Monday, February 04, 2013

A special on Indian fiction in Italy's Internazionale

Here is an essay I wrote recently for a special Indian fiction issue of the Italian magazine Internazionale, produced in collaboration with The Caravan, in the last week of December 2012. I wrote it in my capacity as the Fiction & Poetry editor of The Caravan, and I attempt to introduce some currents in Indian fiction today and explain why The Caravan publishes fiction every month when it's primarily a magazine of narrative non-fiction. I've also made short notes on the stories in the issue (some of which were earlier published in English in The Caravan) -- literary-critical notes for the most part, and autobiographical in the case of my own story "Captain To The Poles". I chose in the main to leave out stories in Indian languages other than English because of the practical and methodological difficulties inherent in translating an English translation into another language.

The Caravan of India is a monthly English magazine of politics and the arts that specializes in long-form narrative journalism – in the work of fruitfully complicating facts and opinions that circulate in the public sphere, and generating detailed profiles of the men and women who exercise power in India, not always wisely. Every issue of the magazine contains six to eight pieces of reportage from five to fifteen thousand words long.

But of course, it is not just journalism that probes the secret vortexes of the world. So does fiction, by techniques and juxtapositions native to its realm, through the attention and craftsmanship of a bright individual sensibility that seeks to prove nothing, but generates sparks of meaning at every turn. Every month, the magazine publishes a short story by an Indian writer, young or old, classic or unknown, in English or in translation from one of India’s twenty or so other major languages, from Hindi in the north to Tamil in the south and Bengali in the east to Gujarati in the west.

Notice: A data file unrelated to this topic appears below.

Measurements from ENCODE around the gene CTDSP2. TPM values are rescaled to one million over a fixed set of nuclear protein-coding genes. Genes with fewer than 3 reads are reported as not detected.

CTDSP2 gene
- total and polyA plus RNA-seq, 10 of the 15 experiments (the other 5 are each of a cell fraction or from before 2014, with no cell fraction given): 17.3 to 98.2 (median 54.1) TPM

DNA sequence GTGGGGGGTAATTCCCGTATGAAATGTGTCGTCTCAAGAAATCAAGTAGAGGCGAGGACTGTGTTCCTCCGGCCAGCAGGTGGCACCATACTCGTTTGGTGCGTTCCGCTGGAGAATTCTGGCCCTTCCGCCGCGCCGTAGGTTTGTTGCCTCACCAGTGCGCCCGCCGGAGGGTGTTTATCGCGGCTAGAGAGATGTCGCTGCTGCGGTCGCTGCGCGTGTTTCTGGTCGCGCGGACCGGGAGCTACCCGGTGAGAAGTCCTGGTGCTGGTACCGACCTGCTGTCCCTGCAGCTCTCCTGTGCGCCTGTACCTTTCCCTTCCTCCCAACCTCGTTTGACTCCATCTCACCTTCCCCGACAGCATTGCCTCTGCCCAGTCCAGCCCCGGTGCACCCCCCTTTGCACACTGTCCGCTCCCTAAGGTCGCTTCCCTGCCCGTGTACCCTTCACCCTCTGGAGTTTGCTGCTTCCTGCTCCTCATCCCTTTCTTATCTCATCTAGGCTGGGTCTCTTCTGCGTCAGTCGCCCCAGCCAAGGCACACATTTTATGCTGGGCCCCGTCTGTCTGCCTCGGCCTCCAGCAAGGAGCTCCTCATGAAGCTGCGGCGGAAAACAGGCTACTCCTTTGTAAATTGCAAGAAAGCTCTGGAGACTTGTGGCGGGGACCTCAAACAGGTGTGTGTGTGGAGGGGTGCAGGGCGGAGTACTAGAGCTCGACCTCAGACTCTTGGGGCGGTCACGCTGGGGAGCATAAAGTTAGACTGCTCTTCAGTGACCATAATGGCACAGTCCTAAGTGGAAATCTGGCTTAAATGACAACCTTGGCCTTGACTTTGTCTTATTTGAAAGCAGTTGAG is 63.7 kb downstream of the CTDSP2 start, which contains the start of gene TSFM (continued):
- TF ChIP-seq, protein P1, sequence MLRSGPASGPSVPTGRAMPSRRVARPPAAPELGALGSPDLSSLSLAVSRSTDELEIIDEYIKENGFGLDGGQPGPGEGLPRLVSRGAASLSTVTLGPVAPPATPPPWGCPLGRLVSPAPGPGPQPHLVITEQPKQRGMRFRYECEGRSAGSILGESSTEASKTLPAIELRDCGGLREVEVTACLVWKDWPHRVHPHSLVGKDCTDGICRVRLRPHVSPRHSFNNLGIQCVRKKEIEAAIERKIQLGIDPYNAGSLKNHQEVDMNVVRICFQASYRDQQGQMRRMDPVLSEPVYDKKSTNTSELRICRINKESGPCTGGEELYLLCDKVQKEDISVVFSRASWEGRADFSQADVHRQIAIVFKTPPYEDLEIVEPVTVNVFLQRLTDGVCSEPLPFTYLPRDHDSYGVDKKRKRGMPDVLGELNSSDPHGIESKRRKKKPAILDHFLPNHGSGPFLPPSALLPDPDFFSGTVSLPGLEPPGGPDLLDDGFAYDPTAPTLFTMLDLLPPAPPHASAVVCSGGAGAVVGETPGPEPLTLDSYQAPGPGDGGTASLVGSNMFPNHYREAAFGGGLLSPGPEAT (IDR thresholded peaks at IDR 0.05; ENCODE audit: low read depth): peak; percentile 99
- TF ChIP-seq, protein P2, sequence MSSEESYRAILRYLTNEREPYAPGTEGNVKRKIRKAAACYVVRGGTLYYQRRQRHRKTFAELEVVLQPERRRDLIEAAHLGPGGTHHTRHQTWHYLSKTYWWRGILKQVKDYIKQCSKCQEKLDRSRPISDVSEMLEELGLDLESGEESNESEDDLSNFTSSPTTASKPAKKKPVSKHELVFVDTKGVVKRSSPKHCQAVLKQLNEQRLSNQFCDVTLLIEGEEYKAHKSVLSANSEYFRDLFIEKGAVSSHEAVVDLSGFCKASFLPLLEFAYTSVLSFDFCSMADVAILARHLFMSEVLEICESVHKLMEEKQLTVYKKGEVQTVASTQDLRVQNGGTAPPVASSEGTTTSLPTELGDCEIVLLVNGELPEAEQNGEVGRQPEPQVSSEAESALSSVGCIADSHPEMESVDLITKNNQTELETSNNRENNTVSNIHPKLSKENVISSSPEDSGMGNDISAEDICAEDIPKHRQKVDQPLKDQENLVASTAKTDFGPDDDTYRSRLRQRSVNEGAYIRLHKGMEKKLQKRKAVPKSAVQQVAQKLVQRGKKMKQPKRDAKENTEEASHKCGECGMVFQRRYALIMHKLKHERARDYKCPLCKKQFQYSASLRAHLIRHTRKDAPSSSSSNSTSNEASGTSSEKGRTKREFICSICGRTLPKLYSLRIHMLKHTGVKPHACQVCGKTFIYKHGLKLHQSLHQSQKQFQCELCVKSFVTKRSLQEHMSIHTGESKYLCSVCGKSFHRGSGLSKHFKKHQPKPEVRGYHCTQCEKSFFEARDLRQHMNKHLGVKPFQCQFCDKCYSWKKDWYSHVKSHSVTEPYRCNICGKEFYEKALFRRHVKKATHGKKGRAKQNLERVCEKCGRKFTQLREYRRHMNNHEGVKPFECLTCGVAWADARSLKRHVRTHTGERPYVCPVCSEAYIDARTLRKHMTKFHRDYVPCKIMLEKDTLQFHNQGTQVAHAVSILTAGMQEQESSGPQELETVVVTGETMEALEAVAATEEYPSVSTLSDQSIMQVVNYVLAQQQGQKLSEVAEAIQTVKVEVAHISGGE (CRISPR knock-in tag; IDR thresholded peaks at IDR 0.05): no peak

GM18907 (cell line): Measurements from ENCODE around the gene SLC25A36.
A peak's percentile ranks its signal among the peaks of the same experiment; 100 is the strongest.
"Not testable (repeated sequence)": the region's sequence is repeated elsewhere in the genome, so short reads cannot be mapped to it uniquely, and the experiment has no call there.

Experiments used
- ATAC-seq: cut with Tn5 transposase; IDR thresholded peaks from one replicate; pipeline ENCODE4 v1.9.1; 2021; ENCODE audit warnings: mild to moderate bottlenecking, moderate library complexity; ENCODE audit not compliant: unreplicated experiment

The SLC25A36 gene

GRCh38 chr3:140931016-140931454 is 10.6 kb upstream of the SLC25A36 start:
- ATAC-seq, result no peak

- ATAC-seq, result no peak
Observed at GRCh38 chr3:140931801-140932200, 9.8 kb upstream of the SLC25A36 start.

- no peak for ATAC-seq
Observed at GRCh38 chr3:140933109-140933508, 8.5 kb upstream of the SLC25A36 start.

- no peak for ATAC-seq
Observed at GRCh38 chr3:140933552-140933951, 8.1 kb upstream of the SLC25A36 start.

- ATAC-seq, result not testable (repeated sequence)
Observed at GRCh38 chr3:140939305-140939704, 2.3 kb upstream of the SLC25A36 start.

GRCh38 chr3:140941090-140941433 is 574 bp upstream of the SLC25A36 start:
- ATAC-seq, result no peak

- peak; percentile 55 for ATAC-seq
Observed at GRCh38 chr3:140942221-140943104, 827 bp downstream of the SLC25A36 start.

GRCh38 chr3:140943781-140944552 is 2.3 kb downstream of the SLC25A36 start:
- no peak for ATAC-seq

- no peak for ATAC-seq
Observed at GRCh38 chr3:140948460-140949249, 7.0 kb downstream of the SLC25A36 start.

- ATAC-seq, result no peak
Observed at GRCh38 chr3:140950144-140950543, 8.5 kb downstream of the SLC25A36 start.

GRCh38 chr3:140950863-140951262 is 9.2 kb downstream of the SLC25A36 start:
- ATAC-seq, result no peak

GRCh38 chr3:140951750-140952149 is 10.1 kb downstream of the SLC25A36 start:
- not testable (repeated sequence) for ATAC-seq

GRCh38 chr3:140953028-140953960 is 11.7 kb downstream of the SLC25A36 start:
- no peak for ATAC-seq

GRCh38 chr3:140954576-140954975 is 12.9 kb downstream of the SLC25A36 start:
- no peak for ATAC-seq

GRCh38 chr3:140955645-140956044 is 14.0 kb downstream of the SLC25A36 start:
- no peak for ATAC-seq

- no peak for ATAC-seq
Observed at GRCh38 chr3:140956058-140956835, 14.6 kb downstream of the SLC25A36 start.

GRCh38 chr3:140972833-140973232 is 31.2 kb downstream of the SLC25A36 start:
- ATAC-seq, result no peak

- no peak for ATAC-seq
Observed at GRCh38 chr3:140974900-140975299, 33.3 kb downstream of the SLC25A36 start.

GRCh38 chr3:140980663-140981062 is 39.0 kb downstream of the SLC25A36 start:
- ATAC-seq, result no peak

The magazine’s aim in publishing fiction is to add, to the diverse points of view published on its non-fiction pages, another way of looking at the world. But it also means to set up for Indian fiction – a vast realm encompassing the work of hundreds of writers, many of them unknown to one another, in several languages – a site of evaluation and judgment independent of the biases of the literary market. (These biases have in the West tended to open the door to a certain type of writer who writes recognizably “Indian” novels, heavy on spices and colours, patriarchs and premonitions.)

The magazine’s literary pages seek a representation in fiction of the diversity of meaning-making systems and high and low religious and political traditions that so fascinate different kinds of people: both the first-time visitor to India, and also the Indian who has never even left his or her country. But they desire, too, the steps beyond such highly aware mimesis. In literature, The Caravan admires that fastidiously shaped language, that trick of narrative technique, the use of ellipsis and of contrast, that gives fiction its complexity, durability, and finally – in a journalistic age – its autonomy.

The stories I have put together in this small anthology of Indian fiction for Internazionale include some published recently in the pages of The Caravan, as well as the work of other contemporaries of mine whom believe to be the among the best and brightest voices in Indian literature today. I have  tried to put together the most diverse collection of styles I could find so as to make the point that the Indian writer of fiction is first and foremost – and freest as – an Indian writer of fiction. That is, if he takes his subject from what lies in front of him, he generates his style from a set of influences that know no borders. Calvino may be more important to him or her than Salman Rushdie; the realism of Giovanni Verga more useful in decoding the minds of village folk than the work of the great Indian realists.